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31 May 2011
By Brendan O'Keefe
May
31
2011

Can tablets help revolutionise education?

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There’s no doubt there is more than a murmur regarding a revolution in education all over the world. Led by activists, thought leaders, teachers and courageous students this change is beginning to demolish the walls of our old school system, and redefine what it means to learn and teach.

Reinventing School - Students learning outside the classroom

To name a few, people like Sir Ken Robinson, Richard Gerver, and Rogan Jacobson are all leading the education revolution which will come in many forms in order to fit the many different needs of students today. I’ve even started to lead my own little revolution called Reinventing School with a bunch of like-minded individuals from all over the world.

I’ve spent a great deal of time exploring online technologies designed for learning and played with many myself. This week I published my very first online course using Udemy in the form of a Design Thinking Challenge for students all over the world to participate in.

One interesting hot topic is blended learning. Blended learning encourages a good mix of different learning environments and uses multiple mediums like  mobile technologies such as smartphones, along with blogs and video conferencing like Skype Education. Blended learning is exciting and often includes hybrid courses to improve the quality of learning, making learning independent, relevant, generative and collaborative.

Another topic close to my heart  is ‘opening the gates’ of the school to make school a community hub. Teaching and learning in out-of-school contexts, and exploring opportunities to make real contributions to community tied to learning outcomes has great potential. Young people want to understand that what they are learning has relevance and meaning in their lives and one way to show this is to inspire them to find ways to connect with their community and learn at the same time.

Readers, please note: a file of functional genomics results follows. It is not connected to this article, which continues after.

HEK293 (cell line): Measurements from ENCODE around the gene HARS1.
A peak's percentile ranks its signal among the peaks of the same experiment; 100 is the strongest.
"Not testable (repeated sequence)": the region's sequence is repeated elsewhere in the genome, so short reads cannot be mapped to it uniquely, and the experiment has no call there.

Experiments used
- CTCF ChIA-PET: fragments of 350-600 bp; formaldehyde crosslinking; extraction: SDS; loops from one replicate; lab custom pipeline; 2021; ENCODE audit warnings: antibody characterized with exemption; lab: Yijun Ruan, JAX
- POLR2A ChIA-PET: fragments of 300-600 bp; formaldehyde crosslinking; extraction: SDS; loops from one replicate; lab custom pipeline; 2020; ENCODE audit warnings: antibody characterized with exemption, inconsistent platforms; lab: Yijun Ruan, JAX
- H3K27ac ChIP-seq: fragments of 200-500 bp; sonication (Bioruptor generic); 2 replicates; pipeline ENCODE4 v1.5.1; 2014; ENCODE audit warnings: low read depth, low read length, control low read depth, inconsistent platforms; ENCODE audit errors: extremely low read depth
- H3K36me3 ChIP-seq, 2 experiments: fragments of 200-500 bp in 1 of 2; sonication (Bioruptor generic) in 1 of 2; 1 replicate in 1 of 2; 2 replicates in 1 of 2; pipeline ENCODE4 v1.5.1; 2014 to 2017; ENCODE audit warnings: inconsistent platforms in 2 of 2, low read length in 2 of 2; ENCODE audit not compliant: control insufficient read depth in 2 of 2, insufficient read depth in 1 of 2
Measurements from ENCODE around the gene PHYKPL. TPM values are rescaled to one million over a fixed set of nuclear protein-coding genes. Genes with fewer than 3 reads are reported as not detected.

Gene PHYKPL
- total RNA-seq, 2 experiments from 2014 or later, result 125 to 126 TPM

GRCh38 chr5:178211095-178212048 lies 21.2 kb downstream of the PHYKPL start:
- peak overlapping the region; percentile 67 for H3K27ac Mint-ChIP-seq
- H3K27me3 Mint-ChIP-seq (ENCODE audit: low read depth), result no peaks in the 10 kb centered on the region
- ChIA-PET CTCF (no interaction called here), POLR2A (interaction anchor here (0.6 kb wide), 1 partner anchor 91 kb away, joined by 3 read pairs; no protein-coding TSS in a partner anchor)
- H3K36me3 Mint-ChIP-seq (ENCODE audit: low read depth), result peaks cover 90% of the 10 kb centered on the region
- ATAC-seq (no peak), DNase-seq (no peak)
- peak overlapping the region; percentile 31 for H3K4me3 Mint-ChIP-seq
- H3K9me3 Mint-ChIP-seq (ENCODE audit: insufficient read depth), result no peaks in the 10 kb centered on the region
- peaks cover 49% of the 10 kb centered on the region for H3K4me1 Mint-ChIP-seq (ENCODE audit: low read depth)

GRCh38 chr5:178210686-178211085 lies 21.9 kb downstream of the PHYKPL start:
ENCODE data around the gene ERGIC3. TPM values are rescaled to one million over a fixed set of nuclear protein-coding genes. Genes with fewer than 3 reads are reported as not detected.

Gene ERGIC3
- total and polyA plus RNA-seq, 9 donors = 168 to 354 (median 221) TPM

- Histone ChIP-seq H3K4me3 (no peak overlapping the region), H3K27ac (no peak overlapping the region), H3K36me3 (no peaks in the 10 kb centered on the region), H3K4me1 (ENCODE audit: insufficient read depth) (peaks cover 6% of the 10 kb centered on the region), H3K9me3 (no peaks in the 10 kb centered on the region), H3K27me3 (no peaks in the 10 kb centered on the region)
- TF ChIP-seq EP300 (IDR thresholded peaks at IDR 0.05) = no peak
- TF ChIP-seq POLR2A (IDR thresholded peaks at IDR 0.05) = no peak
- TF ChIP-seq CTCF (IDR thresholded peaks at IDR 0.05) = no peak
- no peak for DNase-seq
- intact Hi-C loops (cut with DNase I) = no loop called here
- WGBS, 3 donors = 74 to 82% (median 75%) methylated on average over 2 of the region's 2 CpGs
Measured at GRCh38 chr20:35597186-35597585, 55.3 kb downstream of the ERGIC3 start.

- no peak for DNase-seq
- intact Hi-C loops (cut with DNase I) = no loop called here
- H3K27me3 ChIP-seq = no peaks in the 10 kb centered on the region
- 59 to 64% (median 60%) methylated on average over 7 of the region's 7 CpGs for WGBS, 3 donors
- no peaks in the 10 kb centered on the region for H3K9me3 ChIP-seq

Organisations Like Future Lab in the UK and our local Ideas Lab are looking at some exciting alternatives.

All this revolution stuff got me thinking about how I might engage youth to lead an education revolution from within and what tools they will want to use and need to use to make this effective.

What if we could equip them with a set of tools to advocate for change and help shape how they learn, communicate and connect in and out of the classroom?

What would be the most useful of all?

Motorola XOOMThe one single tool I think they will get the most benefit from is the tablet computer. I had the opportunity to play with the new Motorola Zoom (running 0n Android Honeycomb) this week and I think it is built and priced to be perfect for students. Tablets have come so far in the past 24 months and there are even companies like BrainChild learn creating Android tablets for educational purposes.

Top 10 reasons tablets can help revolutionise education